DEA agents laugh about the restrictions the CIA lives under and smile when they see their own DEA reports now marked as classified when in the hands of the CIA, severely restricting their dissemination and use by that agency. If CIA and DEA co-case agents are working together on an investigation, the DEA guy makes all the work-related phone calls, makes all the in-person contacts, and puts together and implements the action response because the CIA guy can do very little directly in the post-Watergate era. The DEA agent has the best of both worlds. He has the security clearance allowing him to read other agency classified material and use classified systems, but he is not obliged to mark his own work product as classified or send it through classified conduits.

The DEA has not been spotlighted and constrained by mechanisms like the Church Committee hearings in the 1970s that resulted in limitations to what the CIA could do in both the foreign and domestic environment. The DEA also has the advantage of not being precluded by law, as an agency, from conducting operations in the domestic arena. The CIA and the military do not enjoy this advantage. DEA can fly a cargo plane in from a foreign country, cross the U.S. border, land in the U.S., offload, and continue its mission on land without violating some rule about operating in the U.S. or spying on Americans. The F.A.A. air traffic controllers know the call signs of DEA pilots and wave them in, asking no questions. “Those guys are coming in. Let them through.” So, DEA can conduct seamless activity in the foreign environment and in the United States without suddenly stepping into a legally-precluded “Posse Comitatus” domestic warfare and spying quagmire.

Wow, if the CIA could only do that without worrying about who notices their international flights taking off and landing in the middle of the night with persons and cargo being hurriedly ushered on and off headed to their final destinations. Yes, they are jealous. It’s no fun to just drool while you intercept DEA reports harkening back to the good ol’ days while you reminisce and think, “If only we could have our people and planes working on both ends, in the U.S. and overseas, delivering people and stuff back and forth across the U.S. borders; and do it all right out in the open like they do.”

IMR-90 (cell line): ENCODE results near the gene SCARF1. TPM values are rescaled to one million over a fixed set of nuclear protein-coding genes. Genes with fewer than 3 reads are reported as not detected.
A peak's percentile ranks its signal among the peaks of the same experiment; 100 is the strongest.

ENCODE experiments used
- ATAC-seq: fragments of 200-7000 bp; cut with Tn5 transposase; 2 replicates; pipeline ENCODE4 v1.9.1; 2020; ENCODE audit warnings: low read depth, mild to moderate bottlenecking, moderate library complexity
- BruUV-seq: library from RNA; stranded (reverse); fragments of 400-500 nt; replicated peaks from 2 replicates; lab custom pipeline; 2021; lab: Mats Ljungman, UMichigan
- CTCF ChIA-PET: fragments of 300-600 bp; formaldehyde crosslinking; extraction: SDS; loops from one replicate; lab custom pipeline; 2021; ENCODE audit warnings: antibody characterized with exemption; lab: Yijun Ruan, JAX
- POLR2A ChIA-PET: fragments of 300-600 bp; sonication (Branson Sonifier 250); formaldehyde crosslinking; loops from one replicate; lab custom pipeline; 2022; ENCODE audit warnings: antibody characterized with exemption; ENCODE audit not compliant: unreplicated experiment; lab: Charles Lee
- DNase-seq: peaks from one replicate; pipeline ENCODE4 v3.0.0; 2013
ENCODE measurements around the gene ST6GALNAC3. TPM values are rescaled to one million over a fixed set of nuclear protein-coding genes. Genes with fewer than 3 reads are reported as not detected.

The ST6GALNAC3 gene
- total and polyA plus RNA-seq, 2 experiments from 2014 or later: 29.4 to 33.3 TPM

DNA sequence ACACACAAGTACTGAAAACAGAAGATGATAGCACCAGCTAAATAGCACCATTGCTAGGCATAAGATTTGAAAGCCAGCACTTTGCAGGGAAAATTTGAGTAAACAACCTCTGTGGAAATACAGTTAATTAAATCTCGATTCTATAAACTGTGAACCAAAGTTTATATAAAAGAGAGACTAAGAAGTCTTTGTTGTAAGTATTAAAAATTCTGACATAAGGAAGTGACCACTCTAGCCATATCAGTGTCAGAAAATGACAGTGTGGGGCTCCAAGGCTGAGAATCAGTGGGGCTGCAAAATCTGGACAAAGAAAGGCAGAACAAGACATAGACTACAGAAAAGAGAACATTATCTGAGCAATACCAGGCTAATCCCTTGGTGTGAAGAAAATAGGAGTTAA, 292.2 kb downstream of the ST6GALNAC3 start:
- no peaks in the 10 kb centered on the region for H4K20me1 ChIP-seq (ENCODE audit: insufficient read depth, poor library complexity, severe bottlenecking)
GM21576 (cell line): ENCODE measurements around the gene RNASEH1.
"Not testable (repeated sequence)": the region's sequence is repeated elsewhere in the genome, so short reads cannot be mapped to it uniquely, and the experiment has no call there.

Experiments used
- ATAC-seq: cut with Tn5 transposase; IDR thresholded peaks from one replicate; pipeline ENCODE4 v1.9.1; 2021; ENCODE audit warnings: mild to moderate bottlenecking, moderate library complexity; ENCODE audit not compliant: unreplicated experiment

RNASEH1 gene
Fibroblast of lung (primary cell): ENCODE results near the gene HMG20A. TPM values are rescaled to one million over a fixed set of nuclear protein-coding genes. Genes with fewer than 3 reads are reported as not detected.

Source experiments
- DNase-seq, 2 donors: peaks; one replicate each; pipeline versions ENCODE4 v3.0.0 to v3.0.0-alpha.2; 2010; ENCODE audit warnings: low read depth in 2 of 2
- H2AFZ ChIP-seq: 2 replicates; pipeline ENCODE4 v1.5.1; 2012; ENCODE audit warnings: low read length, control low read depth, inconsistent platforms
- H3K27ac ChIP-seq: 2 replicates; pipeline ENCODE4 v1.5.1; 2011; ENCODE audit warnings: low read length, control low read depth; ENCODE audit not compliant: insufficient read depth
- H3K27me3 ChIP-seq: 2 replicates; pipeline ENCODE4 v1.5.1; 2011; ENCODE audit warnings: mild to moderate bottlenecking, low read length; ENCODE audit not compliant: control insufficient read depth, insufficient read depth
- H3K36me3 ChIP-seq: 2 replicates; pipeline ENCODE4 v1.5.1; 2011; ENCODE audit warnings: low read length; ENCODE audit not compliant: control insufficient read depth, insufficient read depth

Nixon Needed a Replacement for the Cold War

In the relatively prosperous times after World War II, the sinister underworld activities of the cold war were of little concern to Americans; that is until war fatigue had seriously set in during the latter years of the Vietnam War. The hidden, and sometimes not so hidden, activities of the CIA in Latin America, Southeast Asia, the Middle East, and elsewhere were largely ignored by the Baby Boomer generation and garnered little press coverage. An occasional scary tale about the evil Ruskies was enough to keep the spy agencies and accompanying “defensive” war machine bloated with little fanfare. The CIA and their paid proxies had a fairly free hand when trying to bring about regime change and destabilize foreign entities by instigating and funding coups, conducting torture, assassinating prominent individuals, and wreaking general havoc against those it wished to take advantage of.

Little of this was known to the public until various revelations began to come out in the early 1970s.

Things then began to change in a big way. By this time, war (cold and hot) fatigue was more than a nagging sensation. It got teeth. Members of Congress were enlightened and plagued by a still somewhat functioning media. Brave journalists and editors forced them to deal with revelations of nefarious activities and the public’s reaction to those revelations. Public and media pressure eventually caused Congress to respond in a big way. The Church Committee hearings were only one of the responses.